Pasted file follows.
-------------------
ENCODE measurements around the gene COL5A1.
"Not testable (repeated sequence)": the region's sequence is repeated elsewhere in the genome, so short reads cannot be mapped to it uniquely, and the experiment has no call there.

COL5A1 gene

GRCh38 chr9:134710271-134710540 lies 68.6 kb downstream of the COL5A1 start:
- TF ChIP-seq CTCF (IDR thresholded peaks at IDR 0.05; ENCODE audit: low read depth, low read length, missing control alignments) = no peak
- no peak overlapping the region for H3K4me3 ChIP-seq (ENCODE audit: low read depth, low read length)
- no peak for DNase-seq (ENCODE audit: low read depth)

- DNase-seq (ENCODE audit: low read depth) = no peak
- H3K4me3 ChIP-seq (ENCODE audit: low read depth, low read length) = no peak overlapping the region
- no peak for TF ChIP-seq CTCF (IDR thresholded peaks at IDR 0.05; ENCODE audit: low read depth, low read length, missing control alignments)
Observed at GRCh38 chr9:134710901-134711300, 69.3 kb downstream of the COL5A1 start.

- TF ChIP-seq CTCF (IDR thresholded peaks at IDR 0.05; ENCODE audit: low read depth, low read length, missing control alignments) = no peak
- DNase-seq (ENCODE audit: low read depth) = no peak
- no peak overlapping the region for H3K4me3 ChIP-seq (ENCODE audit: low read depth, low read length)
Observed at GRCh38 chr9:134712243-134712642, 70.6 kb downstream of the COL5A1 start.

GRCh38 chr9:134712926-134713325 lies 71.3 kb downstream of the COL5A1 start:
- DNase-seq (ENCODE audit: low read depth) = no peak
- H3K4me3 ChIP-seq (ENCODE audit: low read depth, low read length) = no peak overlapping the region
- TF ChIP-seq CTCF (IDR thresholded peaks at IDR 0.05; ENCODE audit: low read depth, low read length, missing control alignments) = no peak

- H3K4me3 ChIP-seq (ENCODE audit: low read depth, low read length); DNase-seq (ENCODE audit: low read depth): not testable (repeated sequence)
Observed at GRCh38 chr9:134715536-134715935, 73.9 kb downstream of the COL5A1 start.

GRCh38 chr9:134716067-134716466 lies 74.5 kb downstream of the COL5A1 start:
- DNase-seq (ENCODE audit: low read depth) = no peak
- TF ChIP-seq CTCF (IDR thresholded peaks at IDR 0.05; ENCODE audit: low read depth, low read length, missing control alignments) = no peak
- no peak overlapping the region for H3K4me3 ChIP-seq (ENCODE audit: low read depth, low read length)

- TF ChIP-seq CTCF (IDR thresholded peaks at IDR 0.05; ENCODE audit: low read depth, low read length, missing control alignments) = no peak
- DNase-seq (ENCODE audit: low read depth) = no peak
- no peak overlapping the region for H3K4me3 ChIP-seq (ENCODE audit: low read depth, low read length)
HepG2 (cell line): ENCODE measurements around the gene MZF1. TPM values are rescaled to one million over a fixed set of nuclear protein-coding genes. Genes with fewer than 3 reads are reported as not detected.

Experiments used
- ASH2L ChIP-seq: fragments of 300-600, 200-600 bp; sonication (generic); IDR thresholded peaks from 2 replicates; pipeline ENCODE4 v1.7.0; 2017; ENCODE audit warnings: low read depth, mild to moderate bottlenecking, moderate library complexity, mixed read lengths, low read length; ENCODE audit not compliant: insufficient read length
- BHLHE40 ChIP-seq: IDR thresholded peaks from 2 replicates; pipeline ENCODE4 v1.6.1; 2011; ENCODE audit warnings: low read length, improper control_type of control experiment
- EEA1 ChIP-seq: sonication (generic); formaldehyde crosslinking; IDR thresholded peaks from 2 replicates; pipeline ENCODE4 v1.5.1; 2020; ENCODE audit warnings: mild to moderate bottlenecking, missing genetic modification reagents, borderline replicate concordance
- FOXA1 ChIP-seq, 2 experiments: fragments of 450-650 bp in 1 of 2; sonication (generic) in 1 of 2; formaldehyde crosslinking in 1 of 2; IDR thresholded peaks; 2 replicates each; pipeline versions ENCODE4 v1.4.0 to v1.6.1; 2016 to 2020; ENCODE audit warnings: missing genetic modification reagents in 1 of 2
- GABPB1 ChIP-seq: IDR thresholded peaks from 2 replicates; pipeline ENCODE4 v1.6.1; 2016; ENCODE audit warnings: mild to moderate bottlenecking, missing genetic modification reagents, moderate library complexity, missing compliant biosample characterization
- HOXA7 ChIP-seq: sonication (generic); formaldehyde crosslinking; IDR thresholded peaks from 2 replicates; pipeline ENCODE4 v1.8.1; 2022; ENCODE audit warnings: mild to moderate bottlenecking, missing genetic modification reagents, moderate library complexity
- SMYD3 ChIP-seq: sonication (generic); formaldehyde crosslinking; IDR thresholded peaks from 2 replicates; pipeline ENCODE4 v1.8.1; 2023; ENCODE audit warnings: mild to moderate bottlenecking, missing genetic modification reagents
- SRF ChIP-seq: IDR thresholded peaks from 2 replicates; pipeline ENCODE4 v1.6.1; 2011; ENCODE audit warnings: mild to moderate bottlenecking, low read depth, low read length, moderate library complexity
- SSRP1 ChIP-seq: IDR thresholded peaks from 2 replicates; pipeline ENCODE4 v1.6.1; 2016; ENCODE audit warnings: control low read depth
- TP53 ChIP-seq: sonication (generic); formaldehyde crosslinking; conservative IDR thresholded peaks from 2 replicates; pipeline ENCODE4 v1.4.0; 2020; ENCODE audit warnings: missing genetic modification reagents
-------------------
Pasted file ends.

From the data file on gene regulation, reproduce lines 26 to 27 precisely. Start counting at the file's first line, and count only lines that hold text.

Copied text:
- TF ChIP-seq CTCF (IDR thresholded peaks at IDR 0.05; ENCODE audit: low read depth, low read length, missing control alignments) = no peak
- DNase-seq (ENCODE audit: low read depth) = no peak